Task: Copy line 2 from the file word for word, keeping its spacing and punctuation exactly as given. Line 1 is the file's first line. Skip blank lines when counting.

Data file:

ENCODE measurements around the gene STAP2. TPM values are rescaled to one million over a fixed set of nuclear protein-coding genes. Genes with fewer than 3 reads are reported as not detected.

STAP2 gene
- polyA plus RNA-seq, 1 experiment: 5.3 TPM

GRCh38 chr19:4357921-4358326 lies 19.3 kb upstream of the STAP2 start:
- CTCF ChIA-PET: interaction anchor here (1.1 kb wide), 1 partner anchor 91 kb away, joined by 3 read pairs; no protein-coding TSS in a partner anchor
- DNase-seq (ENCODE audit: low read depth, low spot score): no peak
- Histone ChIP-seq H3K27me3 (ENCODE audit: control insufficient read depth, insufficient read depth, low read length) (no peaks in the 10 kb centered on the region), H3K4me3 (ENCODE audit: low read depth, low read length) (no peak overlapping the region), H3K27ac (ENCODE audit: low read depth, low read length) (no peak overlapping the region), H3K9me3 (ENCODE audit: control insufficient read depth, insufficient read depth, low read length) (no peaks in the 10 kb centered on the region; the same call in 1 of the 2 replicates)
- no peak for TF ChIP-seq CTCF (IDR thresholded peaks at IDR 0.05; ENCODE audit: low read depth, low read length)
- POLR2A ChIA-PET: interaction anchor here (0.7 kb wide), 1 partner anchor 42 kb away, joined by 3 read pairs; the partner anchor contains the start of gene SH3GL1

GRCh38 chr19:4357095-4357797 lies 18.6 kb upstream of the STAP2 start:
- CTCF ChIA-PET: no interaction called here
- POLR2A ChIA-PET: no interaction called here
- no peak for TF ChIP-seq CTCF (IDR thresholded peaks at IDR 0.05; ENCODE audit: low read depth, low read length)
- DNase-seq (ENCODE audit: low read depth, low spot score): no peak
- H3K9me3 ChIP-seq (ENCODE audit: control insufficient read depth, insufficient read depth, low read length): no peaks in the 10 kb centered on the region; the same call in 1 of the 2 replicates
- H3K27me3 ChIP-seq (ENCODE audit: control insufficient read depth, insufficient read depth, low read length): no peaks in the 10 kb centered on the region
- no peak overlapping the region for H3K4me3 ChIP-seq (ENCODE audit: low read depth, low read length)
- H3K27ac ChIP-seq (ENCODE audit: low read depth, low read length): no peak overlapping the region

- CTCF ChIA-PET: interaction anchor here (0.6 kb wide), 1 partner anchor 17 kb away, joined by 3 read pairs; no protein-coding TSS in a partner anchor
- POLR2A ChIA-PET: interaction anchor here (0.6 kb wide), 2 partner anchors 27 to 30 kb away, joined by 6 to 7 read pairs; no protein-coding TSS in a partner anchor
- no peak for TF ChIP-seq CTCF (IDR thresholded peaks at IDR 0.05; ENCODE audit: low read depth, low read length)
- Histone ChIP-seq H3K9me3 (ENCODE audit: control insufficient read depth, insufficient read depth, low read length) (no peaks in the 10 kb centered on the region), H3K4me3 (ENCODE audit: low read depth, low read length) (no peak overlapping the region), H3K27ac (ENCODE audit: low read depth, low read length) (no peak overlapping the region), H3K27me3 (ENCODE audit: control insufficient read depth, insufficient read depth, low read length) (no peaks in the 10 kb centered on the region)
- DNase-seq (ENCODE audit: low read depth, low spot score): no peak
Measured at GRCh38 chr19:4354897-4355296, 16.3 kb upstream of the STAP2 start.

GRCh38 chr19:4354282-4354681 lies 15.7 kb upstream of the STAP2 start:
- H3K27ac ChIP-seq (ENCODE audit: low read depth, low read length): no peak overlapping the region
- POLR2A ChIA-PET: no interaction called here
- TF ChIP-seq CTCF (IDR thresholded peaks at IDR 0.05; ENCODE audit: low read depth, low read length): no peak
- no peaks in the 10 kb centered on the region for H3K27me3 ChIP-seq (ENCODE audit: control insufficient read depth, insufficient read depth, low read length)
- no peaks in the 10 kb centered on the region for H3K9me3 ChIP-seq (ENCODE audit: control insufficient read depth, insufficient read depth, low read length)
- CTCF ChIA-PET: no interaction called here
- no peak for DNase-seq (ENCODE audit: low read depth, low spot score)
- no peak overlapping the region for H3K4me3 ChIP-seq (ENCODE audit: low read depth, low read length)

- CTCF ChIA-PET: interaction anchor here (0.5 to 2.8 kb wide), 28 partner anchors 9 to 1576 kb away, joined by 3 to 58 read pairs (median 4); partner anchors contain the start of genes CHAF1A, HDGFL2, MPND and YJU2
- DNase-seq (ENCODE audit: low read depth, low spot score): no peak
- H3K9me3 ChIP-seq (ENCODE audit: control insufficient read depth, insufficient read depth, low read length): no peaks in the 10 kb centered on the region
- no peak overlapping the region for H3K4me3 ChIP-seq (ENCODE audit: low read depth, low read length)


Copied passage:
STAP2 gene